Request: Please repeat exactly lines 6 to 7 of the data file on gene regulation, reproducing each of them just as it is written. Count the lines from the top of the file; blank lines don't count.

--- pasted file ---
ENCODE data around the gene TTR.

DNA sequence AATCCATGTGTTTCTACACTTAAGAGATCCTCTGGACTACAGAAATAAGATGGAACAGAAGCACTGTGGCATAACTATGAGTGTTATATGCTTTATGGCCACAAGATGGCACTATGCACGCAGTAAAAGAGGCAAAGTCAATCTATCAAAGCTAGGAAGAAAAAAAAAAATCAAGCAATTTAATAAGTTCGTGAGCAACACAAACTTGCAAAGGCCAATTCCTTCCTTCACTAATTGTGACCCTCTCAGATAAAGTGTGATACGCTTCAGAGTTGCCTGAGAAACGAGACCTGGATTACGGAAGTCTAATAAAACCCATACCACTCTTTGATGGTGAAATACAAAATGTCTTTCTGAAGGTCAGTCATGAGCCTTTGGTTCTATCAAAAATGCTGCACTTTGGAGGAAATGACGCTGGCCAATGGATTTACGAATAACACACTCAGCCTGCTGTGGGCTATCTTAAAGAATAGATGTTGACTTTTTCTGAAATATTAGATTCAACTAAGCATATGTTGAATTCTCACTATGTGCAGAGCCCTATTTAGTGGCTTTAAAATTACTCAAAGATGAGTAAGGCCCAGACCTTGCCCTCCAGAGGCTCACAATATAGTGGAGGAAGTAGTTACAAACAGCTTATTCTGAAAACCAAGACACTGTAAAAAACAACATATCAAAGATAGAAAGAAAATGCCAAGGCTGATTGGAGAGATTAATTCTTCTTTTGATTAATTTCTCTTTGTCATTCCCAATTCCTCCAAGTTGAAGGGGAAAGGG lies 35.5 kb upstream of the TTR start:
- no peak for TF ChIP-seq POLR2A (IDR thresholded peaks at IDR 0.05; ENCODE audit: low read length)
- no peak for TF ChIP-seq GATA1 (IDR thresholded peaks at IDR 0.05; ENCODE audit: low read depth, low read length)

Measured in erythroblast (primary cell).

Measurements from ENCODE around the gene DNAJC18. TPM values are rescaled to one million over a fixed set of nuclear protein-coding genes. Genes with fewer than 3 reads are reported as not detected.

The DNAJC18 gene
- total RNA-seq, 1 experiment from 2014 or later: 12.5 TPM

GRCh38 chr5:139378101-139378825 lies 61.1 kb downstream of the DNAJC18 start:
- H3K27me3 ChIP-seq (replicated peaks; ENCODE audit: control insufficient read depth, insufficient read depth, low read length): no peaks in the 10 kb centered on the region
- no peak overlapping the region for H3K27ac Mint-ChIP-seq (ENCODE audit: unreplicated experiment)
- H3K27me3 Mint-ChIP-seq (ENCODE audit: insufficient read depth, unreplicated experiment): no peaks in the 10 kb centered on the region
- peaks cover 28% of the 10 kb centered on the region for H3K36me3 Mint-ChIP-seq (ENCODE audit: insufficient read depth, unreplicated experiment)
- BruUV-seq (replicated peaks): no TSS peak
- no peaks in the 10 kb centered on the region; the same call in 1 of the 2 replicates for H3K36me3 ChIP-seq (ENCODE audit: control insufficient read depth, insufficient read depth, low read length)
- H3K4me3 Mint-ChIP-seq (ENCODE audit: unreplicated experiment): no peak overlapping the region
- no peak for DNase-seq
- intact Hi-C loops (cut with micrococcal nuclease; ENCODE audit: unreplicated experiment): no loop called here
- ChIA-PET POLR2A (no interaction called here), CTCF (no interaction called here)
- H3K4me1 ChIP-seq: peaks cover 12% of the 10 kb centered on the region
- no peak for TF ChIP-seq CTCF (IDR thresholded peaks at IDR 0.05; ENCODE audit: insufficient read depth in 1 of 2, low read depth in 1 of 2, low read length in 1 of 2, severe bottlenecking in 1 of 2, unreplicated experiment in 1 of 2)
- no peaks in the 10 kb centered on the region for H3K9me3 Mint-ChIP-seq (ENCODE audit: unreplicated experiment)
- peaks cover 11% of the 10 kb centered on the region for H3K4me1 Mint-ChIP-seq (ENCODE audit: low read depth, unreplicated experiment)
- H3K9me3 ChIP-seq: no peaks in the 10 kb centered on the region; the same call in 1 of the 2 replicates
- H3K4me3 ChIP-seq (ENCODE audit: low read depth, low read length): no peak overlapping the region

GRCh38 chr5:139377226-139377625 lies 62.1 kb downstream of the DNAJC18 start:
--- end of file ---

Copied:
Measurements from ENCODE around the gene DNAJC18. TPM values are rescaled to one million over a fixed set of nuclear protein-coding genes. Genes with fewer than 3 reads are reported as not detected.

The DNAJC18 gene